FangirlTitle: Fangirl

Author: Rainbow Rowell

Publisher: St. Martin’s Press

Published: September 10, 2013

Summary (from Goodreads): 

A coming-of-age tale of fan fiction, family and first love.

Cath is a Simon Snow fan.

Okay, the whole world is a Simon Snow fan . . .

But for Cath, being a fan is her life — and she’s really good at it. She and her twin sister, Wren, ensconced themselves in the Simon Snow series when they were just kids; it’s what got them through their mother leaving.

Reading. Rereading. Hanging out in Simon Snow forums, writing Simon Snow fan fiction, dressing up like the characters for every movie premiere.

Cath’s sister has mostly grown away from fandom, but Cath can’t let go. She doesn’t want to.

Now that they’re going to college, Wren has told Cath she doesn’t want to be roommates. Cath is on her own, completely outside of her comfort zone. She’s got a surly roommate with a charming, always-around boyfriend, a fiction-writing professor who thinks fan fiction is the end of the civilized world, a handsome classmate who only wants to talk about words . . . And she can’t stop worrying about her dad, who’s loving and fragile and has never really been alone.

For Cath, the question is: Can she do this?

Can she make it without Wren holding her hand? Is she ready to start living her own life? Writing her own stories?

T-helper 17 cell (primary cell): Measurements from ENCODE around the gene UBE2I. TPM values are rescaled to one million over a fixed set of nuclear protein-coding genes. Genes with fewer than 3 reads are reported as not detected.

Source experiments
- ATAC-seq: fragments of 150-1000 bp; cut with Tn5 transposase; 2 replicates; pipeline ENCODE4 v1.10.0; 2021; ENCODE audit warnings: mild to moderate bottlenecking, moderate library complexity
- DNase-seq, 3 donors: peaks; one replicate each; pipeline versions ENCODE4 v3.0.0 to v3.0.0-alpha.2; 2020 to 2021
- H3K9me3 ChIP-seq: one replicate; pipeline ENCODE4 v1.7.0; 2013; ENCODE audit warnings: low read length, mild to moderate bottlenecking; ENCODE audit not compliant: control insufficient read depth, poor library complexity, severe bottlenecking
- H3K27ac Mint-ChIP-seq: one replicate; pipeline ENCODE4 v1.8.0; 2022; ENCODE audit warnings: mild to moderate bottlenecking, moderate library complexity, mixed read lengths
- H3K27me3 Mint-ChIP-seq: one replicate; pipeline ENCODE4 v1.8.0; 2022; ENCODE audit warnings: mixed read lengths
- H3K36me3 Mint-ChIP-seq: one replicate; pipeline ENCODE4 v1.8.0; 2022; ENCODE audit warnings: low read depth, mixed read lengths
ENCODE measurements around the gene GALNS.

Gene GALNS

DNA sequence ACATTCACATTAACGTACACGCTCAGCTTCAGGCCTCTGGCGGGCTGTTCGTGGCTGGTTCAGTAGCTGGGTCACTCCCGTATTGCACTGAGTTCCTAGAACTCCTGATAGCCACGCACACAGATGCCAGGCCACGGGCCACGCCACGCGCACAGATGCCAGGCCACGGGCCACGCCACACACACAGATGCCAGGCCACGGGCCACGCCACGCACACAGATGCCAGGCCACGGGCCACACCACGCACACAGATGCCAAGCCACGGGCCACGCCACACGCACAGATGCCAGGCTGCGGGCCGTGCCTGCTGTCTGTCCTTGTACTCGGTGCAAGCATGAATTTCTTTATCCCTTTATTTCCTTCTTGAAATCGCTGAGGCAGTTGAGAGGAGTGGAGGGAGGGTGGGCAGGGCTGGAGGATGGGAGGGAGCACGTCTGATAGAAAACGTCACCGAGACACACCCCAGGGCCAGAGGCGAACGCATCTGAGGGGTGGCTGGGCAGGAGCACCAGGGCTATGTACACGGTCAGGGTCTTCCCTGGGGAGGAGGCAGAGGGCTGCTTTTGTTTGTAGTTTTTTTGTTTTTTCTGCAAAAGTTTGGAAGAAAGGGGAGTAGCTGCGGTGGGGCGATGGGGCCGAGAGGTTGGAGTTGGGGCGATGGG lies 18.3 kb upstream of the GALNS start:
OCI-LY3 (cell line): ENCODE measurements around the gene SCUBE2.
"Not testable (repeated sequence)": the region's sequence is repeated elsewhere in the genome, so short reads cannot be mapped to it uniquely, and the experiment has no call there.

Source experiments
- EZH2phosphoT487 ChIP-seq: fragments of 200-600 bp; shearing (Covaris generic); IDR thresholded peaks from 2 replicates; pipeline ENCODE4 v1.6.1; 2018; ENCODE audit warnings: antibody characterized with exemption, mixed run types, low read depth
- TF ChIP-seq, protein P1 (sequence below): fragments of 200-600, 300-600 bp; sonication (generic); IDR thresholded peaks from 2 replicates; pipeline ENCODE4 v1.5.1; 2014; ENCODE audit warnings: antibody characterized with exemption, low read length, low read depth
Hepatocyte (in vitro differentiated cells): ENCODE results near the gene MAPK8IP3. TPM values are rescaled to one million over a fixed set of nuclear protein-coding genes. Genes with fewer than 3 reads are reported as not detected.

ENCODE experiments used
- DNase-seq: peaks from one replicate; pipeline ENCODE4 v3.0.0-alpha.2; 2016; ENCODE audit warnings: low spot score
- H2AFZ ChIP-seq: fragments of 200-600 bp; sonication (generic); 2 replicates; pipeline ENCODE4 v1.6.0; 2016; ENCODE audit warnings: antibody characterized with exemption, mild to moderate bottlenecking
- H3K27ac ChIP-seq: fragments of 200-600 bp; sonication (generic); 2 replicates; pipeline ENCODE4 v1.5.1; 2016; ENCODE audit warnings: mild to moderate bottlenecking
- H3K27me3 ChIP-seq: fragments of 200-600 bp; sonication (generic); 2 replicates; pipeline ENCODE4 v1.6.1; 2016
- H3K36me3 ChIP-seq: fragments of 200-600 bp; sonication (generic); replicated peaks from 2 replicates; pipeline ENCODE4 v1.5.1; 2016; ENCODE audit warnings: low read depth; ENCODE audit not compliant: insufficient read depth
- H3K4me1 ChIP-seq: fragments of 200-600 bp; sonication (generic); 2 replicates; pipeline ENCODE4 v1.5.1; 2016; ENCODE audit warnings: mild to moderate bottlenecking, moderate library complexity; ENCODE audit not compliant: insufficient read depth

And does she even want to move on if it means leaving Simon Snow behind?

Review: After reading Eleanor & Park, I knew Rainbow Rowell would make me fall in love with another one of her books. WIthout sounding too much like a fangirl, I have to say that I absolutely love Rowell’s writing style and the characters she creates. Each character is so relatable. Whether it was a piece of me or piece of somebody I knew in college, I could understand and empathize with every character. This book has just the right combination of heartache and humor. I was whisked away back to my freshman year of college with all the difficult choices you have to make and ever-changing relationships. While I’m not a huge fan of fan fiction, I did learn a lot about it. It is an interesting genre of writing that gives so many the opportunity to write about the characters they love. I think what I loved most about the book was the delicate balance of romance and family issues. Cath is dealing with so much in her new college life but Rowell keeps family in the forefront.

If you have not picked up a book by Rainbow Rowell, I don’t know what you’re waiting for!

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Jump When Ready by David Pandolfe Official Blog Tour

Jump_When_Ready_Tour_Banner

I’m so excited to be apart of the Jump When Ready blog tour. Thank you Book Nerd Tours for organizing this amazing tour.

JumpCoverNew_050213Synopsis

Since he drowned, Henry has remained isolated with the same group of teenagers and he keeps wondering why. After all, what could he possibly have in common with a Mohawk-sporting punker from the 80s, a roller skater from the 70s with a thing for kimonos, and an English “rocker” from the 60s? Henry can hear the other groups but he never sees them. Soon, Henry learns that his new friends all possess unique skills for making themselves noticed by the living. Is Henry’s group kept isolated because of their abilities? If so, are they considered gifted or seen only as a potential bad influence?